AND THEN THERE WAS ONE | SRAM’s XX1 simplifies drivetrain performance

"Push, fellars! There's singletrack in dem der hills!"

Before gears, there was only one way to the top. Photo by Gary Fisher, courtesy of Charlie Kelly/Sonic.net

Gravity junkies and freeride fiends have been espousing the benefits of running single-ring setups nearly as long as they’ve been using shuttles and ski lifts in order to maximize their down time.

But why lose gears? At one point in the ‘70s—when a few boys in Nor Cal riding 1940s Schwinns figured out that grafting road gears onto their “klunkerz” allowed them to climb up as well as ride down—being able to shift was the single greatest innovation in the blossoming sport of mountain biking. We’ve been adding gears and complicating things ever since. More is better, right?

In theory, yes, but if you weren’t much concerned with climbing, it made sense to ditch the front rings—it was simpler, and, with the addition of a chainguide, all but eliminated dropped chains and the cacophony of chain slap.

So many a ham-fisted freerider went to work—not unlike those Nor Cal incendiaries years before—mixing and matching parts. They paired a single front ring with a rear cassette, then slapped some sort of chain-chastity containment unit around it. Which was fine, considering the extent of climbing on their “big” bikes was rather limited.

But what if you do climb and want a wide range of gears for a wide range of trails? And what if you climb mostly to reach the same kind of rowdy, chunky downhills capable of rattling the fillings out of your head, and don’t want to add guides and pulleys and gizmos just to avoid dropping your chain? We were trying to simplify things, weren’t we?

Enter XX1

SRAM’s XX1 goes up to 11. If they rode bikes, Spinal Tap would be stoked.

 

SRAM’s new golden child pairs a single, front chainring—available in 28, 30, 32, 34, 36 and 38-tooth flavors—with an 11-speed rear cassette for a wide range of gearing conducive to today’s all-mountain and enduro riders. But that’s not to pigeonhole it; everyone from cross-country hammerheads to aforementioned gravity junkies can find something to like here, especially with the wide range of rings available—rings designed not to drop chains. Seems like common sense.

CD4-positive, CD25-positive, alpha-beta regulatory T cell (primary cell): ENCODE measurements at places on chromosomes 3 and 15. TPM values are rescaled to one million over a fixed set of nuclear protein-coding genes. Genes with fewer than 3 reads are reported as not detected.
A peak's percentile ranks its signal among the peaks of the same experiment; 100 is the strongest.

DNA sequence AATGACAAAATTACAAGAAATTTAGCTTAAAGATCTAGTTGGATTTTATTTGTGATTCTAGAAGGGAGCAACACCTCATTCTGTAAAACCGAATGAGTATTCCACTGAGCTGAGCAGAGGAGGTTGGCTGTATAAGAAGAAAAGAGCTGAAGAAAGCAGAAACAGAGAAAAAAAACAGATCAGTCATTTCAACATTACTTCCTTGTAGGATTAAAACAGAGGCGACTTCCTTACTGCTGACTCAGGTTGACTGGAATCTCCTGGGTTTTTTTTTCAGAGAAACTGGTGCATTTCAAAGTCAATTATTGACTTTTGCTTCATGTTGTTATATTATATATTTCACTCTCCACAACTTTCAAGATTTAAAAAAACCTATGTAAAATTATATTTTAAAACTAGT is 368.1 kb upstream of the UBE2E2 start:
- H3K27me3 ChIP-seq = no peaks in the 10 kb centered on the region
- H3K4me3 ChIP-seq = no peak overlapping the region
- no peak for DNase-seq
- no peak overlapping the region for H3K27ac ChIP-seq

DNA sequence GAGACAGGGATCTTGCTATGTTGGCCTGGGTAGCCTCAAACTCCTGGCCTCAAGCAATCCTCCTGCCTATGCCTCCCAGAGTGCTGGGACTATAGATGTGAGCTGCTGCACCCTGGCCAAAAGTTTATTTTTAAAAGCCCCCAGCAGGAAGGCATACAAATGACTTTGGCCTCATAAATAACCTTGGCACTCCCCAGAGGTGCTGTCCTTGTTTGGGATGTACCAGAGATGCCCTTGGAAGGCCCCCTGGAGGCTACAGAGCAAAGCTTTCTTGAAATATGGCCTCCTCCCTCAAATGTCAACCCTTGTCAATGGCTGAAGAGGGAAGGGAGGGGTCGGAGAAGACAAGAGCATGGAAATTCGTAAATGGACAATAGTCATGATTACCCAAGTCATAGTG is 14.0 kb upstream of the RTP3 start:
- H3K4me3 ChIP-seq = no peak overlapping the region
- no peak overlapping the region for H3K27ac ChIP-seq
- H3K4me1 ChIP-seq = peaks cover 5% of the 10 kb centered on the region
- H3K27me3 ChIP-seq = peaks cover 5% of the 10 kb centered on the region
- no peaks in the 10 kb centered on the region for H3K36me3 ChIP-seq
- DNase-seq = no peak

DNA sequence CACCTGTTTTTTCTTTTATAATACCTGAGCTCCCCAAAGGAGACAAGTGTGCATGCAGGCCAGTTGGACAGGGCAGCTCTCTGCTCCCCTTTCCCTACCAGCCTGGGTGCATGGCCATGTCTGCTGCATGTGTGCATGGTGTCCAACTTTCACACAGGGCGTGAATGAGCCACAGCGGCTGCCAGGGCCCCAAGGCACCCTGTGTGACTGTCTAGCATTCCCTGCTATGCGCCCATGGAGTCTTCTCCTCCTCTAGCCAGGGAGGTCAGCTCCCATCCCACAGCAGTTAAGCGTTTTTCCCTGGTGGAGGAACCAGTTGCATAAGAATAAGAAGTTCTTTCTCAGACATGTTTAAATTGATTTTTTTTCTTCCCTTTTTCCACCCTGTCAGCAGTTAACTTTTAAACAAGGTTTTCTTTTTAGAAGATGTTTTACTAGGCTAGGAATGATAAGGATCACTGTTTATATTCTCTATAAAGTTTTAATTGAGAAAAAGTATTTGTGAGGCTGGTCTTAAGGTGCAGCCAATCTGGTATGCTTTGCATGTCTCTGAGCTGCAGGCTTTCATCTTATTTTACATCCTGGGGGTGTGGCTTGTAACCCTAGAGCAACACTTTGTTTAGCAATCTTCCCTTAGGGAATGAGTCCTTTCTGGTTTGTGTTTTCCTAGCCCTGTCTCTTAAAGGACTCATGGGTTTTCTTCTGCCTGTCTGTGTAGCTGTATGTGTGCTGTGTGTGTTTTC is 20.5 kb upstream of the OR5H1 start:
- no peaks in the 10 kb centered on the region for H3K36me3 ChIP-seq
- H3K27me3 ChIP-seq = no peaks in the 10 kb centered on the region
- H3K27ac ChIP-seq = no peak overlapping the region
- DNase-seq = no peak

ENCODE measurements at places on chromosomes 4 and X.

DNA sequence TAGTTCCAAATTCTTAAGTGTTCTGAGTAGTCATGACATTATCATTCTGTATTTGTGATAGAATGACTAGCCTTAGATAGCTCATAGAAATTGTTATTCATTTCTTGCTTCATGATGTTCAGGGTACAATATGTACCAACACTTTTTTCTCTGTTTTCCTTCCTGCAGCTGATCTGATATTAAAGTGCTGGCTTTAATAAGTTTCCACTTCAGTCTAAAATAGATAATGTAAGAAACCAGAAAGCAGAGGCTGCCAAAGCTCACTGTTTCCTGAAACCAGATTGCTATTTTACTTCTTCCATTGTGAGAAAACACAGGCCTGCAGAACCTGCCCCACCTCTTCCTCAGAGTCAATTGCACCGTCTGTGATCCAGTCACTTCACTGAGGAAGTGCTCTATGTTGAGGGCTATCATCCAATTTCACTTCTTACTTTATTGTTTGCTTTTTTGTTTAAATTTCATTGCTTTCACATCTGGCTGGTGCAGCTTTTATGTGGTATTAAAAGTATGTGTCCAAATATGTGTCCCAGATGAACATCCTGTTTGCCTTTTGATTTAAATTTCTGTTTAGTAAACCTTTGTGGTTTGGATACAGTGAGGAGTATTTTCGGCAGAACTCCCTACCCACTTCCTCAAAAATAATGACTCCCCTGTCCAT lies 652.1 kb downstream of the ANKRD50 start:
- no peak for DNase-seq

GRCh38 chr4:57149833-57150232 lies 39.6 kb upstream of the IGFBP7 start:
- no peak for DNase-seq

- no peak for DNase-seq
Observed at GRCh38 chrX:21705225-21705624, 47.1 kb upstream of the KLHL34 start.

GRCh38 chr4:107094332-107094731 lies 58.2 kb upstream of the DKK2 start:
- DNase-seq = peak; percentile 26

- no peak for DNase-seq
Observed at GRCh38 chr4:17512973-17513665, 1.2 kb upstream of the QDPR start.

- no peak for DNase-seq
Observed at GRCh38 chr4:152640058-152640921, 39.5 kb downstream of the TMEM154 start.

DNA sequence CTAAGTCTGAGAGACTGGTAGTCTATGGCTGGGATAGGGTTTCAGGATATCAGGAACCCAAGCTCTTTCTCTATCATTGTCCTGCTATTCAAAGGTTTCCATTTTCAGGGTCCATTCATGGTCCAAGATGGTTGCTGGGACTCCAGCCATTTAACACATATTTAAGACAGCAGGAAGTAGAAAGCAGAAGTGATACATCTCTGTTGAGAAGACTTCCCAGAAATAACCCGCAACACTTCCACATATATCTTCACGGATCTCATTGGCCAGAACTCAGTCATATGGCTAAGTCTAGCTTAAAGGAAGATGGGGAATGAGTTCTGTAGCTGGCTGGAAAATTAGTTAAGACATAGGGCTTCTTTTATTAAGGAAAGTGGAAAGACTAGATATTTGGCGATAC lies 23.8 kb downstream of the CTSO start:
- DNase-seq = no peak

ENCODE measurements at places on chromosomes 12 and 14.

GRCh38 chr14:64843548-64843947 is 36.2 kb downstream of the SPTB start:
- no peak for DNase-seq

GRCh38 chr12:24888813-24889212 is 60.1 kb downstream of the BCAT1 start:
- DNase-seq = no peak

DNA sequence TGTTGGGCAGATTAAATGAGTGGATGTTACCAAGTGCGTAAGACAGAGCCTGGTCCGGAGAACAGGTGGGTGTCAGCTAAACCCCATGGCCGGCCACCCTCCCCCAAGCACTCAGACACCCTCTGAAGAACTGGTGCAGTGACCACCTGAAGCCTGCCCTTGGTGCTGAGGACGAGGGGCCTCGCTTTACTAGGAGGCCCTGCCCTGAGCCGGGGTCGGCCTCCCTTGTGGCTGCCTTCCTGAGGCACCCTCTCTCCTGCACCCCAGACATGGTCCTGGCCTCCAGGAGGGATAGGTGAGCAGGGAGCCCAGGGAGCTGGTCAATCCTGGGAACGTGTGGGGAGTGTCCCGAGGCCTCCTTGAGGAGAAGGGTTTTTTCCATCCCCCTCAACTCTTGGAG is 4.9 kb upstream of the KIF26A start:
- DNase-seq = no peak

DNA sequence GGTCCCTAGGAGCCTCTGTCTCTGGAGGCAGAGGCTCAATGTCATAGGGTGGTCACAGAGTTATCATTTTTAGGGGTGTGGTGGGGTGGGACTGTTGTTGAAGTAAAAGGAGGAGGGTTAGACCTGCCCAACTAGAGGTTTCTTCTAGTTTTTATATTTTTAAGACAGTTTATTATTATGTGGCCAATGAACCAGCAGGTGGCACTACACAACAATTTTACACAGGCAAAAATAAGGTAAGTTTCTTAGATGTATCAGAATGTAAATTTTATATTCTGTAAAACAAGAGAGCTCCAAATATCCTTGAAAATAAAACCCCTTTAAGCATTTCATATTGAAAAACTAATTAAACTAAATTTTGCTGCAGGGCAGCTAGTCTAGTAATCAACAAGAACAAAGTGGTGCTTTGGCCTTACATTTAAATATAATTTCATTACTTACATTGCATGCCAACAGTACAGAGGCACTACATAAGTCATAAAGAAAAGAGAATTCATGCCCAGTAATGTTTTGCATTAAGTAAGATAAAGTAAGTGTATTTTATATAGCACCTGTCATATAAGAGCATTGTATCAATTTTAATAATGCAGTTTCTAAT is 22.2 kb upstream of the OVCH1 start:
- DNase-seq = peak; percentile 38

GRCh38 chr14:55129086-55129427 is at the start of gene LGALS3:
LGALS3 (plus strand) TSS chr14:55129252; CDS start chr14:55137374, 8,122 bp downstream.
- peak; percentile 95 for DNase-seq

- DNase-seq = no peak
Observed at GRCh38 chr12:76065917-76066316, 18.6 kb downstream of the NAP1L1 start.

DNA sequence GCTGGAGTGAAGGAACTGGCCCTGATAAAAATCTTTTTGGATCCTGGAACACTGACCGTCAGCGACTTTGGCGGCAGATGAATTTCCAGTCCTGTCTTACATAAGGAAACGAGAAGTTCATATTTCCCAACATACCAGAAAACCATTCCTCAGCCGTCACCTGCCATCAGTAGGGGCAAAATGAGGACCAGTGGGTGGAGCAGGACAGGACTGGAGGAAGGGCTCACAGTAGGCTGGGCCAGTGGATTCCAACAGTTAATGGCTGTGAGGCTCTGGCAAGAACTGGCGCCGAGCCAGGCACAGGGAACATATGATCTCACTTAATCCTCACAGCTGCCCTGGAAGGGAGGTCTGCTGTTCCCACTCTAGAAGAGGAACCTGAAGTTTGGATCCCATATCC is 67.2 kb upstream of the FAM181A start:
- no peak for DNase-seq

Traditional rings are designed to drop chains, and traditional chain management then is designed to attempt to negate another component’s intended purpose. It all sounds a bit convoluted, doesn’t it?

In addition to lacking the ramping of traditional rings meant to dump the chain, XX1 ring features teeth of alternating thickness designed to fill the different size openings in the chain. SRAM calls it “X-Sync.” As it will be doing all the work all the time, SRAM made the front ring of durable aluminum, and paired it with carbon crank arms for a light-yet-strong package.

The X-Sync tooth design is designed not to drop chains. Who'd have thunk it?

The X-Sync teeth are designed not to drop chains. Who’d have thunk it?

 

Even the chain gets some special treatment here. Aside from playing nicely with the aforementioned X-Sync design of the front ring, the XX1 chain is coated with HARD CHROME—a friction-reducing coating to prevent wear, elongation and weakening. We see no reason this technology shouldn’t trickle down to other chains (it probably will), but it particularly makes sense here, where a thinner profile is necessary to mate with the tighter spacing of the 11-ring cluster.

Along with the Type 2 chain-tensioning clutch-style tech on the rear mech, all this means dropped chains essentially don’t exist. Sure, some riders may still opt for a guide of some sort, but most will likely never miss it should they ditch it. It also makes for a quiet ride—a really quiet ride. And anything that allows for greater appreciation of the sweet sounding duet that can only be performed by tires and dirt is fine by us.

Aside from the Type 2 technology, the XX1 rear derailleur moves in a “straight parallelogram” as opposed to the traditional “slant parallelogram” of traditional modern derailleurs. All this mumbo jumbo really means is that the shifting path moves perpendicular to the chain line, since the rear derailleur is now dedicated to rear shifts—not attempting to compensate for changes in chain length due to front shifts. Again, simple. Nice.

Shifting duties will be handled courtesy of an 11-speed shifter available as a trigger or the recently revived Grip Shift.

You rang?

While we can only guess what the next addition or subtraction might be to mountain-bike technology, SRAM’s XX1 seems like a simple-yet-elegant solution from which most riders—regardless of bike or riding style—can benefit.

Have you ridden XX1? Give us your impressions in the comments below.

Want to ride XX1? We’re giving away a complete XX1 drivetrain here.

The only real question now, is what will you do with all that newly vacant real estate on the other side of the bars? Maybe it’s time for a bell.

by Don Stefanovich 

The End

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